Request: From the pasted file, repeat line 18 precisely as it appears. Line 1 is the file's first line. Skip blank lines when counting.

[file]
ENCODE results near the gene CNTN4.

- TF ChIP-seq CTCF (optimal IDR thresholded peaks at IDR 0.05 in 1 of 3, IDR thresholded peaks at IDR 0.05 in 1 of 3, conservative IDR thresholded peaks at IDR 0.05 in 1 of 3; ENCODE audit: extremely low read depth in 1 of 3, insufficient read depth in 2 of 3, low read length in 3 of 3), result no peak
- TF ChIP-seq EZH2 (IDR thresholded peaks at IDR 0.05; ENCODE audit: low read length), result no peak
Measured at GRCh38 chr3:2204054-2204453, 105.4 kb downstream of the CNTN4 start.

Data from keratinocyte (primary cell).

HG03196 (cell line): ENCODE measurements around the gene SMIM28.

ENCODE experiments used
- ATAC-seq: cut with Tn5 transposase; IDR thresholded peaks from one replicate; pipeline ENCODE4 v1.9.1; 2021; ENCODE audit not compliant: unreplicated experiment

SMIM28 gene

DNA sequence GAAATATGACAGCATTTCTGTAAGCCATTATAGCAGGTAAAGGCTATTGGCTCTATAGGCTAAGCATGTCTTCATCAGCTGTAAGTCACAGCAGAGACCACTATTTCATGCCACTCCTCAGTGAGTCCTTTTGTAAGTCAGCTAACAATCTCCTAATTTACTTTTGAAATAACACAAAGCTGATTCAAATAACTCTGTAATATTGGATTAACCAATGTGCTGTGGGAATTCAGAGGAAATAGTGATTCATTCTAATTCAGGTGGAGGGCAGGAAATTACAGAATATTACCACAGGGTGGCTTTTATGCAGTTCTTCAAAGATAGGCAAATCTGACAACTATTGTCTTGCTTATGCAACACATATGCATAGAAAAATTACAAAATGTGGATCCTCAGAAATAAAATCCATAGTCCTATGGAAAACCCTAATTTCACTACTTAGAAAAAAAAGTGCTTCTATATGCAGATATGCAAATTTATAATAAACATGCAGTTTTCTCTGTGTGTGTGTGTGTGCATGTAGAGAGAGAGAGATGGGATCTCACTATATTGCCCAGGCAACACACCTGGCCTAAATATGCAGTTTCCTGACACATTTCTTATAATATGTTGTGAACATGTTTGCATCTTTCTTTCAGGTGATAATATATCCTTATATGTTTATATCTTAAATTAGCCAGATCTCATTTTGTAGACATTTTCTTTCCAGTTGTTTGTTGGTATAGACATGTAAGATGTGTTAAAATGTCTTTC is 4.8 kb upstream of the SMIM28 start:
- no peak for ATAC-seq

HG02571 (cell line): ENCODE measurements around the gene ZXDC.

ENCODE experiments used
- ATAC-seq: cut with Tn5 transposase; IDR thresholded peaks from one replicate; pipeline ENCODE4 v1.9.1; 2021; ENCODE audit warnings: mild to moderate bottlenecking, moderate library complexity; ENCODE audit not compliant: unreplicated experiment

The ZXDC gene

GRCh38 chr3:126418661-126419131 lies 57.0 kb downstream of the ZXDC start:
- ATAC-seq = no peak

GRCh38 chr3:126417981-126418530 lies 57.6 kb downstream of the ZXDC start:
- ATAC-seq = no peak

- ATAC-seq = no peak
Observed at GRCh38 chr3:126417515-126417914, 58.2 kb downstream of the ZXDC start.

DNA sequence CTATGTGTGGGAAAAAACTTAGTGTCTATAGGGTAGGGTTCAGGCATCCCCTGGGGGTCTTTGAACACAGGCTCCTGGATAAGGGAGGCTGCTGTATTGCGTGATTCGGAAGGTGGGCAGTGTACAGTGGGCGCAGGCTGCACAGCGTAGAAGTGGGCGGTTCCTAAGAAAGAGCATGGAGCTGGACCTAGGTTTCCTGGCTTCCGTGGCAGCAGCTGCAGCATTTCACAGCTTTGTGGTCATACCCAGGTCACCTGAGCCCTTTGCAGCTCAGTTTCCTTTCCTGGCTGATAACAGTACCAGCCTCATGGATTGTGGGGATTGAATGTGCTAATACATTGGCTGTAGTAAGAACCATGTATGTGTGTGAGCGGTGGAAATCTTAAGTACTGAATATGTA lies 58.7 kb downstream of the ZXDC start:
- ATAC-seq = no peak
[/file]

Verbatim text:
GRCh38 chr3:126417981-126418530 lies 57.6 kb downstream of the ZXDC start: